I am trying find commonly used techniques when dealing with high cardinality multi-valued categorical variables.

I am currently using a dataset with a feature CATEGORY which has a cardinality of ~20,000. One-hot encoding does not make sense has it would increase the feature space by too much.

Each observation in my dataset can take multiple values for the CATEGORY feature, for instance, row 1 could have the value a but row 2 could have the values a, b, c, d

I have managed to encode each individual value in the feature but am unsure how to aggregate these values for each row.

How should these encoded values be combined?


2 Answers 2


If individual categories are important in your analysis, you could split the category column into multiple columns based on the amount of different category values then pivot your data set to have multiple row entries per category.


recordid | category | value
-------- | -------- | -----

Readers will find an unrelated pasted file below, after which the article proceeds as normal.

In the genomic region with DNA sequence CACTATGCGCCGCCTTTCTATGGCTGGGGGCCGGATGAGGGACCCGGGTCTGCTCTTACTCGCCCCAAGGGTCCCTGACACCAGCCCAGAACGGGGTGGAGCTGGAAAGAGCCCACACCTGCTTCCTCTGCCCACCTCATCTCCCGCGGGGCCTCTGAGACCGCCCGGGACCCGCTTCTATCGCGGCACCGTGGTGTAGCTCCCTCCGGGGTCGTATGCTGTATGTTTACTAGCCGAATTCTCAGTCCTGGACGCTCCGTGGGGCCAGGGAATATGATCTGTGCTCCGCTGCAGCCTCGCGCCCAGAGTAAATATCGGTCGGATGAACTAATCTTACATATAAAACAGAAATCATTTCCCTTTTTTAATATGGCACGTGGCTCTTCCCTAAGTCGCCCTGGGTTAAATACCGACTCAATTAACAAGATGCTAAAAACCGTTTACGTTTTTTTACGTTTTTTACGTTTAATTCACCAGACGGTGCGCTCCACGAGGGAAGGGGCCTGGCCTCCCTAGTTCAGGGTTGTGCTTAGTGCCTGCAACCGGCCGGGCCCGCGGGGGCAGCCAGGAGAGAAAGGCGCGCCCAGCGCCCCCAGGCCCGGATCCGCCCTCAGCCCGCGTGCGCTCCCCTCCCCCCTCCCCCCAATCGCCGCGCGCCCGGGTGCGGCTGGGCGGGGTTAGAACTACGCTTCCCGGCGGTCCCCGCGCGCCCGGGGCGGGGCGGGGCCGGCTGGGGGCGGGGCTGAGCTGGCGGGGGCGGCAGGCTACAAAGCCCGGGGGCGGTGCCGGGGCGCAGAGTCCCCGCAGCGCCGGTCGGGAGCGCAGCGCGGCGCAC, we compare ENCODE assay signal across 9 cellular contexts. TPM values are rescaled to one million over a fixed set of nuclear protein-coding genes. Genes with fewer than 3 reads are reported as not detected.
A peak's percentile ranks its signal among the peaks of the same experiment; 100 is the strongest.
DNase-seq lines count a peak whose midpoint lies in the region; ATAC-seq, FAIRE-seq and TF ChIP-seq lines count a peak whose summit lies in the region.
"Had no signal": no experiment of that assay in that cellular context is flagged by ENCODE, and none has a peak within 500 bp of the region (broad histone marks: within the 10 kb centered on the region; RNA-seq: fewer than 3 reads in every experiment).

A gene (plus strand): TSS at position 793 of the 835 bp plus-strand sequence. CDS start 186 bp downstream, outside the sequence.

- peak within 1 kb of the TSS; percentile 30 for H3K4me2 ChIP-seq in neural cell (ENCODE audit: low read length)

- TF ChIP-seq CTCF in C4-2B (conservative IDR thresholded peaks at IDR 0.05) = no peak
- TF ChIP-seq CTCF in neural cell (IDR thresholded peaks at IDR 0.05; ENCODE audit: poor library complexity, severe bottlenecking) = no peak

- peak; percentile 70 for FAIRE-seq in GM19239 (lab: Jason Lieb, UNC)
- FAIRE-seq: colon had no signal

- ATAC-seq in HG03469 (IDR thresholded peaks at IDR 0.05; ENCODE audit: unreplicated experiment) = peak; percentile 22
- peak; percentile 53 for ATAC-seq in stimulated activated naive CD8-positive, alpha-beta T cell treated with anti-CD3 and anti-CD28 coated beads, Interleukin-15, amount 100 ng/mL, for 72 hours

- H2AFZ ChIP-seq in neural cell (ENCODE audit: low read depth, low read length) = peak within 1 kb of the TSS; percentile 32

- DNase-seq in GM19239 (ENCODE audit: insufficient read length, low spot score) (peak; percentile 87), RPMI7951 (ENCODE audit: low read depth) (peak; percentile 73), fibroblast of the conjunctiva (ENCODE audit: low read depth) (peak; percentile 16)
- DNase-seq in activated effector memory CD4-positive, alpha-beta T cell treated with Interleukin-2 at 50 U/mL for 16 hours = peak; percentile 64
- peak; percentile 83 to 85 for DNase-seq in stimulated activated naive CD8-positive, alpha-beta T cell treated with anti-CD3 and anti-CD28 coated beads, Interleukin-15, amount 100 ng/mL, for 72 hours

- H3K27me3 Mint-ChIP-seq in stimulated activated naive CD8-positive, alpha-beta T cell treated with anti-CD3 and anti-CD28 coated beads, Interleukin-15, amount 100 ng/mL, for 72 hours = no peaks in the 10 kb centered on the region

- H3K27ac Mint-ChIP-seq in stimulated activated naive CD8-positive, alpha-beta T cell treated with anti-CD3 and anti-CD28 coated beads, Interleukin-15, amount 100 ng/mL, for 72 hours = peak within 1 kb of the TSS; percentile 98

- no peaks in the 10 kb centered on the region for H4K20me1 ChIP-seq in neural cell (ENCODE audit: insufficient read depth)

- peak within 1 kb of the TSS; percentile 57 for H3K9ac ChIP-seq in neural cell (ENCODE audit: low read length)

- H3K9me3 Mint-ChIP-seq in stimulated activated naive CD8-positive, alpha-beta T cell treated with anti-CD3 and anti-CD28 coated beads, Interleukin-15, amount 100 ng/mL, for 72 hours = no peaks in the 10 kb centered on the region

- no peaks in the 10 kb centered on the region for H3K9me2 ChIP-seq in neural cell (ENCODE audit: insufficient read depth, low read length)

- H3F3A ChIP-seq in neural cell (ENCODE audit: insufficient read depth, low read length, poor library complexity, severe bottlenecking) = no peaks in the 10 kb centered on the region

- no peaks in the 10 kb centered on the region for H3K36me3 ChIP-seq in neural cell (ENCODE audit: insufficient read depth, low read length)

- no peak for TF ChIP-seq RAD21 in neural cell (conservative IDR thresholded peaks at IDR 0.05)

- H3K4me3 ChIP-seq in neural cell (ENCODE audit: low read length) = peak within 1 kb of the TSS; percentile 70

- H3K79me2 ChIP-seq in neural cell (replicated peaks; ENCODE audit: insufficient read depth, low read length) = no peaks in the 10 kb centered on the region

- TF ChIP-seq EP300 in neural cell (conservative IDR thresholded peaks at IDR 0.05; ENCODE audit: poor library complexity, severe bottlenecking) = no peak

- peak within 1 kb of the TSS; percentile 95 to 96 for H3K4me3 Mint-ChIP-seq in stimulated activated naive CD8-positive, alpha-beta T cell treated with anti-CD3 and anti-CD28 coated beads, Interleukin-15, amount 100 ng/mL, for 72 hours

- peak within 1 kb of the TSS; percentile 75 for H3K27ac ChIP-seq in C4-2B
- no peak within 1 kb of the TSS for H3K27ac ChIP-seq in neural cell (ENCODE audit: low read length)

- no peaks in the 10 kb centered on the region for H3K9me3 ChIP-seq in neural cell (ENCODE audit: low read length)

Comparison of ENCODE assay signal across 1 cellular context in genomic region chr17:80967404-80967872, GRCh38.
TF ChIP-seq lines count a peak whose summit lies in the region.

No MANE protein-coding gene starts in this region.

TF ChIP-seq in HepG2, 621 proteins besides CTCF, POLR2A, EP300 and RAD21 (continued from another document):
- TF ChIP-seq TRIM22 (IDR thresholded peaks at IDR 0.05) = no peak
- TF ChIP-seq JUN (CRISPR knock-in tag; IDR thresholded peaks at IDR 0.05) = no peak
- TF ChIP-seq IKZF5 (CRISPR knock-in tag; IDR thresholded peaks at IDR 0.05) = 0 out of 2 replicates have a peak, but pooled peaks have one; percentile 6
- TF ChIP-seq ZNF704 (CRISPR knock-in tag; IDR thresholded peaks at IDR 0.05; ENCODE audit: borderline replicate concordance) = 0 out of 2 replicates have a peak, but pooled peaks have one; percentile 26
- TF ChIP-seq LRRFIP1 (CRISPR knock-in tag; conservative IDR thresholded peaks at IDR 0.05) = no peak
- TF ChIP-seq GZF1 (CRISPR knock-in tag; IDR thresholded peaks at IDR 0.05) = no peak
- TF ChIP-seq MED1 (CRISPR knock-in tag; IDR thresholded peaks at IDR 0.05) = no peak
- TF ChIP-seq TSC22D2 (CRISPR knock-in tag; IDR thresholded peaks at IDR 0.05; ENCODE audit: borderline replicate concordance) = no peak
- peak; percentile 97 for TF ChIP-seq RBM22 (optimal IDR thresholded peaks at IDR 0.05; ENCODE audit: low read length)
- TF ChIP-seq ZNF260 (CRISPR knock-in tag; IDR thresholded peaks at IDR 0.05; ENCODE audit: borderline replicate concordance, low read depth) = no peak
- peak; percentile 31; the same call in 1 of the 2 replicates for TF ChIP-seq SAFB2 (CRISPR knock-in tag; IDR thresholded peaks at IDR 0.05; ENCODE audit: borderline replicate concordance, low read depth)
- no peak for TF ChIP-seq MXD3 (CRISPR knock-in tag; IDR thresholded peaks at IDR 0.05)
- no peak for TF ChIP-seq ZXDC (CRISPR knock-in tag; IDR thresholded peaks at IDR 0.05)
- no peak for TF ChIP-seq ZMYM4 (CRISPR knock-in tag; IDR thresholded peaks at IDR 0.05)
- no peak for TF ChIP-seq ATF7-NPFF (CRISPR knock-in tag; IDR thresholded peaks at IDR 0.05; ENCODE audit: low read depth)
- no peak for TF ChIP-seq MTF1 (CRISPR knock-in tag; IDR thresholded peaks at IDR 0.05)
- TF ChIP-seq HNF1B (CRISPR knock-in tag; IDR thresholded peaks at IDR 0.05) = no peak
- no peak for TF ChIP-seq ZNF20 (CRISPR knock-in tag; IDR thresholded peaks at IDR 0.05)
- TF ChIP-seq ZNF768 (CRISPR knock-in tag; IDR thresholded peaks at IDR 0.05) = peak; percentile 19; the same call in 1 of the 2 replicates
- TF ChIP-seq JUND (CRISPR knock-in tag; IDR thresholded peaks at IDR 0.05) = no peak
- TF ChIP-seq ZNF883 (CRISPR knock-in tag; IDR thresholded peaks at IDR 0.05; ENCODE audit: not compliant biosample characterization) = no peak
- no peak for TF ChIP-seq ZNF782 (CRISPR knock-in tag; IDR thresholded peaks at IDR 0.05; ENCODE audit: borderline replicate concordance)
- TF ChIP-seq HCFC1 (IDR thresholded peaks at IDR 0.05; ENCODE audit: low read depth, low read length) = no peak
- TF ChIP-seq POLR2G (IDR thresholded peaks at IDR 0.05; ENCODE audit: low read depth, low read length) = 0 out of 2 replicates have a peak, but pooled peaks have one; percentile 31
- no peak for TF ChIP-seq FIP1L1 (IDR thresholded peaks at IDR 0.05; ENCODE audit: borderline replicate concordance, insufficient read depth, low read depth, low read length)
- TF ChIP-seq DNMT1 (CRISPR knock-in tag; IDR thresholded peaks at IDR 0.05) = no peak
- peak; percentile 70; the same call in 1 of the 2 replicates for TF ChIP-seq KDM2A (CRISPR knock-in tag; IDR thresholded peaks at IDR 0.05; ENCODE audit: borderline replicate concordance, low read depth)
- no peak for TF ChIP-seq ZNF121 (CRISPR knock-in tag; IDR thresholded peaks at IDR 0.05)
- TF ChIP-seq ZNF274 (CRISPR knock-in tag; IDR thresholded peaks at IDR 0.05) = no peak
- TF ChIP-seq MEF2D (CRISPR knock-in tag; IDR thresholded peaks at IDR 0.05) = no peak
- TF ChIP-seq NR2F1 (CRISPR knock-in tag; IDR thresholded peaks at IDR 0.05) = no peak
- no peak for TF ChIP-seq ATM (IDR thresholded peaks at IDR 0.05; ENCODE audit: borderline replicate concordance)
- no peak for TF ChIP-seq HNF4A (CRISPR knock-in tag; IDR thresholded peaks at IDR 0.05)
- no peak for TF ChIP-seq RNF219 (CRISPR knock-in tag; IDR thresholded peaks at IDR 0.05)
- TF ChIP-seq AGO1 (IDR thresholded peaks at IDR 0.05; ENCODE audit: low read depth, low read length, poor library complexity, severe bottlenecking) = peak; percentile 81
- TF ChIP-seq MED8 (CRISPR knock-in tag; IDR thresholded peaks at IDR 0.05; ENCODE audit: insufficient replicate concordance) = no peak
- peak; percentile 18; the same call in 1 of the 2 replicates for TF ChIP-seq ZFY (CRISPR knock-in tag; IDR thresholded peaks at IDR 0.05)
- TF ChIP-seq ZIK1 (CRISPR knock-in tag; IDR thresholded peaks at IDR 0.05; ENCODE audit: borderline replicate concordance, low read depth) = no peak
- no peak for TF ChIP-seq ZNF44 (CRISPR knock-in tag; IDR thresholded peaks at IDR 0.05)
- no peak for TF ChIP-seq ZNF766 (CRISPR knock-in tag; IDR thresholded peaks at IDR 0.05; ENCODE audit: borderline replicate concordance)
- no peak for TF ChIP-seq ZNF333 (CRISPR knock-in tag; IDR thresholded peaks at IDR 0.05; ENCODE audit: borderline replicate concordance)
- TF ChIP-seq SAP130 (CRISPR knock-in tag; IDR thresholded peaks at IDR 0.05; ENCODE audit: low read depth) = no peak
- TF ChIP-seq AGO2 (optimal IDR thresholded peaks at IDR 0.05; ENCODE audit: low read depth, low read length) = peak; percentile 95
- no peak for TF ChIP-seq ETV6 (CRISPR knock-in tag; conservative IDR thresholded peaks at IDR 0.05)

1     |   a      |  5
   2     |   a,b,c  |  10

would become

recordid | category |  value
-------- | -------- | ------
   1     |   a      |   5
   2     |   a      |   10
   2     |   b      |   10
   2     |   c      |   10

You could then make further aggregations or transformations as necessary.

Otherwise you could consider "a" and "abc" and "abcd" a new category, i.e. an item with categories "abc" is different from an item with just the category "a"


What I do in this case is to use the min_frequency parameter of SK-learn's OneHotEncoder, check it out : https://scikit-learn.org/stable/modules/generated/sklearn.preprocessing.OneHotEncoder.html

You give it a minimal number of observations to reach for the value to have its own one-hot feature. All values that do not reach this minimum are rare values and will be grouped in an infrequent_category.

Say you set it to 100, then it's perfectly acceptable to have a lot of one-hot features because all of them will have more than 100 observations.


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